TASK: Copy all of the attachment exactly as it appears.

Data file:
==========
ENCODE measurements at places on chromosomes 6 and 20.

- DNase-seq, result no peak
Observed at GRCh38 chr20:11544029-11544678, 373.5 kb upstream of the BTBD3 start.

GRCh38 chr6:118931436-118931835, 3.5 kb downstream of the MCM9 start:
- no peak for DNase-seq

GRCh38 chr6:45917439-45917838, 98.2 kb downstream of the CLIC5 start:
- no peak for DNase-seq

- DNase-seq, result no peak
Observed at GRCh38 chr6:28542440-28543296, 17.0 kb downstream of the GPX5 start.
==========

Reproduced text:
ENCODE measurements at places on chromosomes 6 and 20.

- DNase-seq, result no peak
Observed at GRCh38 chr20:11544029-11544678, 373.5 kb upstream of the BTBD3 start.

GRCh38 chr6:118931436-118931835, 3.5 kb downstream of the MCM9 start:
- no peak for DNase-seq

GRCh38 chr6:45917439-45917838, 98.2 kb downstream of the CLIC5 start:
- no peak for DNase-seq

- DNase-seq, result no peak
Observed at GRCh38 chr6:28542440-28543296, 17.0 kb downstream of the GPX5 start.